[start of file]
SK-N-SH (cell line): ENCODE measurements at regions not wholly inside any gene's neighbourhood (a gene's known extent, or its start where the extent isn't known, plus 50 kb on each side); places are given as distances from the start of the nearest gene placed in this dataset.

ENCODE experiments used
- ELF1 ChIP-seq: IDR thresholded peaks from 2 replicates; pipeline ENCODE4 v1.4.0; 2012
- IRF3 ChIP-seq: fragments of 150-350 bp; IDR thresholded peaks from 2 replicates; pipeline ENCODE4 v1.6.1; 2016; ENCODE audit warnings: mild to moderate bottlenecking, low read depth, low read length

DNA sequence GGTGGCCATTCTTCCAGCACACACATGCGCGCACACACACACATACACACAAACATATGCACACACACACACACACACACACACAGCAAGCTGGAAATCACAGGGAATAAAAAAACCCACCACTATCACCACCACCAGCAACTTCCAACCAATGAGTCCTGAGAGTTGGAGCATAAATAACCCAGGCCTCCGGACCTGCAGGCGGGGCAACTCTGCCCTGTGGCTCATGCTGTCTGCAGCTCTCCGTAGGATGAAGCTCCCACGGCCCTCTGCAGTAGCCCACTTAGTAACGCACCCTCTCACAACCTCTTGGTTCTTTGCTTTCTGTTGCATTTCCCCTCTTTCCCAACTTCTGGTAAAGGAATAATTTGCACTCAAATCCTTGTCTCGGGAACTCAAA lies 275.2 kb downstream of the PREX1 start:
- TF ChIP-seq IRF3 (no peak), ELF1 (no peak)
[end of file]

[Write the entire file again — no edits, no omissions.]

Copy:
SK-N-SH (cell line): ENCODE measurements at regions not wholly inside any gene's neighbourhood (a gene's known extent, or its start where the extent isn't known, plus 50 kb on each side); places are given as distances from the start of the nearest gene placed in this dataset.

ENCODE experiments used
- ELF1 ChIP-seq: IDR thresholded peaks from 2 replicates; pipeline ENCODE4 v1.4.0; 2012
- IRF3 ChIP-seq: fragments of 150-350 bp; IDR thresholded peaks from 2 replicates; pipeline ENCODE4 v1.6.1; 2016; ENCODE audit warnings: mild to moderate bottlenecking, low read depth, low read length

DNA sequence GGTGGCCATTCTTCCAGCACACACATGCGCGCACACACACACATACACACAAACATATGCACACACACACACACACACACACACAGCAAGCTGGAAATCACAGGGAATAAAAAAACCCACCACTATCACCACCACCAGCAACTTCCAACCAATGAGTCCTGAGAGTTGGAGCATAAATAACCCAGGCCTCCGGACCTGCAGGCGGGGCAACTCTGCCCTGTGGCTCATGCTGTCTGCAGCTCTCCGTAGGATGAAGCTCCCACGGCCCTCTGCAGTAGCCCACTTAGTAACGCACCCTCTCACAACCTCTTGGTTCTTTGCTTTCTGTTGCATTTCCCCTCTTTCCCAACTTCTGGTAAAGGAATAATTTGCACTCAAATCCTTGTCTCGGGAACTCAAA lies 275.2 kb downstream of the PREX1 start:
- TF ChIP-seq IRF3 (no peak), ELF1 (no peak)